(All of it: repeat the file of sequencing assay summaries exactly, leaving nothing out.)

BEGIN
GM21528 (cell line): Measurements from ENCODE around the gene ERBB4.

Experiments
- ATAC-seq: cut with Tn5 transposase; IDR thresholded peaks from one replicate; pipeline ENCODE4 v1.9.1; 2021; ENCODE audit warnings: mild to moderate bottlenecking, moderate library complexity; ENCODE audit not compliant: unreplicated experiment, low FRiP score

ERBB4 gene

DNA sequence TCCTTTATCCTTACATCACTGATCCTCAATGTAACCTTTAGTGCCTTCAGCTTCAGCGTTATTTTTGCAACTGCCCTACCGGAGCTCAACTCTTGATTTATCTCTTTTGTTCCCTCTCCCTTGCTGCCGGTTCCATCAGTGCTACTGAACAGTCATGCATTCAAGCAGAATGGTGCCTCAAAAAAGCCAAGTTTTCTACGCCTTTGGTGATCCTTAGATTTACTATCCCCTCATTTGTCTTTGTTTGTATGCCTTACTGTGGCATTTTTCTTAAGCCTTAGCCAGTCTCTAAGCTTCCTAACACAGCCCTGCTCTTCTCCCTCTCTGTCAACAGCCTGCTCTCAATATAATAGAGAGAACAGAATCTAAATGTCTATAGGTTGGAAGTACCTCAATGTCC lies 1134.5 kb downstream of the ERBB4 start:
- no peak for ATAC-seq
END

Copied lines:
GM21528 (cell line): Measurements from ENCODE around the gene ERBB4.

Experiments
- ATAC-seq: cut with Tn5 transposase; IDR thresholded peaks from one replicate; pipeline ENCODE4 v1.9.1; 2021; ENCODE audit warnings: mild to moderate bottlenecking, moderate library complexity; ENCODE audit not compliant: unreplicated experiment, low FRiP score

ERBB4 gene

DNA sequence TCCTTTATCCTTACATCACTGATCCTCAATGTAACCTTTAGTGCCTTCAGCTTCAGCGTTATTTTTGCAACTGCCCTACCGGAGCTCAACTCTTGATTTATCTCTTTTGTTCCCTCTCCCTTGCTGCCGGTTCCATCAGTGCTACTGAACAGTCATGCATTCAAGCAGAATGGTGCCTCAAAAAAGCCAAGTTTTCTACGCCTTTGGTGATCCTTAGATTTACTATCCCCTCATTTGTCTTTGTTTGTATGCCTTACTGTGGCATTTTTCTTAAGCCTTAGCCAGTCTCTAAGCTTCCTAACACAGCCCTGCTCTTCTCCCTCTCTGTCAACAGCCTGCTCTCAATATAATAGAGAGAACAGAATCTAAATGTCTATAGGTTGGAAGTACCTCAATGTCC lies 1134.5 kb downstream of the ERBB4 start:
- no peak for ATAC-seq